My dad is a big Leno fan, so he and my mom took time off of work and flew in on a separate plane. I spent the evening at the hotel gym working out for four hours. I spent three miles on the treadmill, five miles on the bike, and completed full shoulder, bicep, and pectoral workouts. For the past week, I’d had a borderline eating disorder, as I tried to shed every trace of flab, but also to destroy all nervous energy with intense exercise and an austere diet.
On the morning of the show, my publicist and I met with two producers, who told me about how the interview would go down. Steve, who, I gathered, was having second thoughts about me, said, “Be charismatic, even if that’s not how you usually are.”
I spent the next four hours in the gym, thoroughly scrubbed myself down in the shower, and shaved. A driver took us all to the studio, where I had a dressing room with my name on it, plus trays of veggies and fruit.
Perhaps because of my dizzying workouts, I felt an odd sense of calm. My mom, who said she might “throw up,” was visibly nervous and just barely holding it together. We were talking with one of the show’s writers, when my dad called out, “Hey Jay!” as if Jay, walking down the hallway, was selling bags of peanuts at a ball game. Jay came in and spent about five minutes talking with us, but mostly with my father, who’s Scottish, like Jay’s mother. I was struck with my father’s carefree comportment, leaning back in the sofa, shooting the shit with a nationally-recognized celebrity.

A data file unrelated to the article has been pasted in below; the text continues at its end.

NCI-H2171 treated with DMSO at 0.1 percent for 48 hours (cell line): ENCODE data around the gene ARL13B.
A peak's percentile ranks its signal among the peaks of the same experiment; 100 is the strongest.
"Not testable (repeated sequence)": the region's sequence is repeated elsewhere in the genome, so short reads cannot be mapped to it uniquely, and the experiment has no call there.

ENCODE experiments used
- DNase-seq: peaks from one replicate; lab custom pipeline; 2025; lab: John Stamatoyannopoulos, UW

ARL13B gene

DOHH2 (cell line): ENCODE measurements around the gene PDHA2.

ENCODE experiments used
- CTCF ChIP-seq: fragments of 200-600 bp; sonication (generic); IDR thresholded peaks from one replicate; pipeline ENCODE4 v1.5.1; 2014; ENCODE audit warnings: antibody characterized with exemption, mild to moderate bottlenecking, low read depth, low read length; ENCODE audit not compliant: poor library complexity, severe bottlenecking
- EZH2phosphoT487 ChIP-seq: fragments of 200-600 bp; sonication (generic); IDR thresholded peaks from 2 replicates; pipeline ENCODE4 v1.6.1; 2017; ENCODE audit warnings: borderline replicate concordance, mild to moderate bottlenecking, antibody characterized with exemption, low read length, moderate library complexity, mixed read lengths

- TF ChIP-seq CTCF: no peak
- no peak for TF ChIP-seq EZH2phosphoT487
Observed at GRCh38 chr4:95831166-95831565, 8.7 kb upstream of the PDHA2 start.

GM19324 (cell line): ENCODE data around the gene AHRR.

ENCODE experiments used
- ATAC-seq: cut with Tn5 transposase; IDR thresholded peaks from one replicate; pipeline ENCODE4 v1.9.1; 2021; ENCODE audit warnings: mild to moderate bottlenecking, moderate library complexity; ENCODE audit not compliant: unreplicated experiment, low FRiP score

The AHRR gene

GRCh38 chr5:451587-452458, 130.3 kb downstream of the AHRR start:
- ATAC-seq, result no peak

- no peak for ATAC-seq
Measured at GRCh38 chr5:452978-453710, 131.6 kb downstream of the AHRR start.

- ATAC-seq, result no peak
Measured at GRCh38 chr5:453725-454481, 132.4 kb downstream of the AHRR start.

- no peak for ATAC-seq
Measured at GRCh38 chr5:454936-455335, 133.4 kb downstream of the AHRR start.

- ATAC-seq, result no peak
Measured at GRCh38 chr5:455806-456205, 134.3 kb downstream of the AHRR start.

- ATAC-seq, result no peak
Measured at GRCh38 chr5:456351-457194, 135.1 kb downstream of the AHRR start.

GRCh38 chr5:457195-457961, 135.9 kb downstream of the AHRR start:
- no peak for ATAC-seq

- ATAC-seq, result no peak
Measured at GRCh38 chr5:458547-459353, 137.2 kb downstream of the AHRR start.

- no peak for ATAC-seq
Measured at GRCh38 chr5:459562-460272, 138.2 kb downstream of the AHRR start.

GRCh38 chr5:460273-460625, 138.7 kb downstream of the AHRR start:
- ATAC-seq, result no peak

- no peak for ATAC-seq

“How old are you?” asked Jay.
“I’m 63,” my dad said.
“Ah, same as me,” said Jay.
“Yeah, well I’m not retiring early.”
My parents were ushered off to their seats in the audience and I was taken to the makeup studio and given a new pair of pants because mine were inexcusably wrinkled.
Steve Carrell was the first guest, and I was watching the show from a television screen in my dressing room, still oddly serene until the second half of his interview was coming to a close, which meant that I’d soon be on.